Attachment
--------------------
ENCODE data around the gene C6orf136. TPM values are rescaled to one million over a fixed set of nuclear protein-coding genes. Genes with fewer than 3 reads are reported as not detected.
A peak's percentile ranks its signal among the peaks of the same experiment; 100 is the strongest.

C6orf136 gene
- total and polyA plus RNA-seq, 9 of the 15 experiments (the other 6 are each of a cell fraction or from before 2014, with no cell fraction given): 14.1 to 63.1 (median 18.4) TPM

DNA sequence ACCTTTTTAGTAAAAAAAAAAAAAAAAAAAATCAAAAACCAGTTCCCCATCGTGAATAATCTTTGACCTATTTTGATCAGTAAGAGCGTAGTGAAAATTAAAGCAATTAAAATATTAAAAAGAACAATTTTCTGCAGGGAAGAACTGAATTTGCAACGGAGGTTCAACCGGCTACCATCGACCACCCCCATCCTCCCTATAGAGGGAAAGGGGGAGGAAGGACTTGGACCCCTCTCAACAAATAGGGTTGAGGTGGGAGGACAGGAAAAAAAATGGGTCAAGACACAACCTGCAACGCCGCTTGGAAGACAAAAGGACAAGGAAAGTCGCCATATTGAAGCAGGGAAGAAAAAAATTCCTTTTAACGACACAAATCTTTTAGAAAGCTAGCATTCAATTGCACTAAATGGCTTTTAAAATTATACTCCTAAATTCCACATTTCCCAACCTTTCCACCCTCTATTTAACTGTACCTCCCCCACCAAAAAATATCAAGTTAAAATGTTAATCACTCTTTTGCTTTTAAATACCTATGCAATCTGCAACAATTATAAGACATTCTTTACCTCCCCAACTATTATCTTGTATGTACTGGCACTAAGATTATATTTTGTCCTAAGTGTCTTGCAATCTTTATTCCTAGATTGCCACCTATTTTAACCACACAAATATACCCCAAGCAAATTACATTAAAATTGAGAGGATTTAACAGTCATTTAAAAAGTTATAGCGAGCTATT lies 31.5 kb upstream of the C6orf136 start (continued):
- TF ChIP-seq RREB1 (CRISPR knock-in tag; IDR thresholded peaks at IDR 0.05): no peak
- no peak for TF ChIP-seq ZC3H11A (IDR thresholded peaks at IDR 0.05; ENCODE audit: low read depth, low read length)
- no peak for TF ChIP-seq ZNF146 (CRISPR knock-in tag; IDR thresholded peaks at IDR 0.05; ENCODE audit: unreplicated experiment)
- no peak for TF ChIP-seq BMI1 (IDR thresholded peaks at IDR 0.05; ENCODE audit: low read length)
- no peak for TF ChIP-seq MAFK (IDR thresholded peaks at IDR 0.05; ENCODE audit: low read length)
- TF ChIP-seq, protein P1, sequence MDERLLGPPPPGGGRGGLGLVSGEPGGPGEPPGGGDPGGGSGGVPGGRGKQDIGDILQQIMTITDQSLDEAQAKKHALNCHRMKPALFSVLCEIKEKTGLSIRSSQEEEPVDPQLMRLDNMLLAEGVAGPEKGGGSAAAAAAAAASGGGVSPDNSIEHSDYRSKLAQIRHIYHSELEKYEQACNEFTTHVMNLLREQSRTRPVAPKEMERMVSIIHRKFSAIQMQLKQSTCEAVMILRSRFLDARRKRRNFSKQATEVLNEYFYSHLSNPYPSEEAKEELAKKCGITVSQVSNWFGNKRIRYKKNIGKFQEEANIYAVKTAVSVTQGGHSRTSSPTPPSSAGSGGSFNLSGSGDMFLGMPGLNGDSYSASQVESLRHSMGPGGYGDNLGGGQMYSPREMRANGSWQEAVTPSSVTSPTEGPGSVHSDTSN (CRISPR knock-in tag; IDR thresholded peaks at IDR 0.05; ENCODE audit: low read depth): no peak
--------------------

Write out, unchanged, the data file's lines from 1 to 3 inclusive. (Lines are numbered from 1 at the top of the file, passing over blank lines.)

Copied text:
ENCODE data around the gene C6orf136. TPM values are rescaled to one million over a fixed set of nuclear protein-coding genes. Genes with fewer than 3 reads are reported as not detected.
A peak's percentile ranks its signal among the peaks of the same experiment; 100 is the strongest.

C6orf136 gene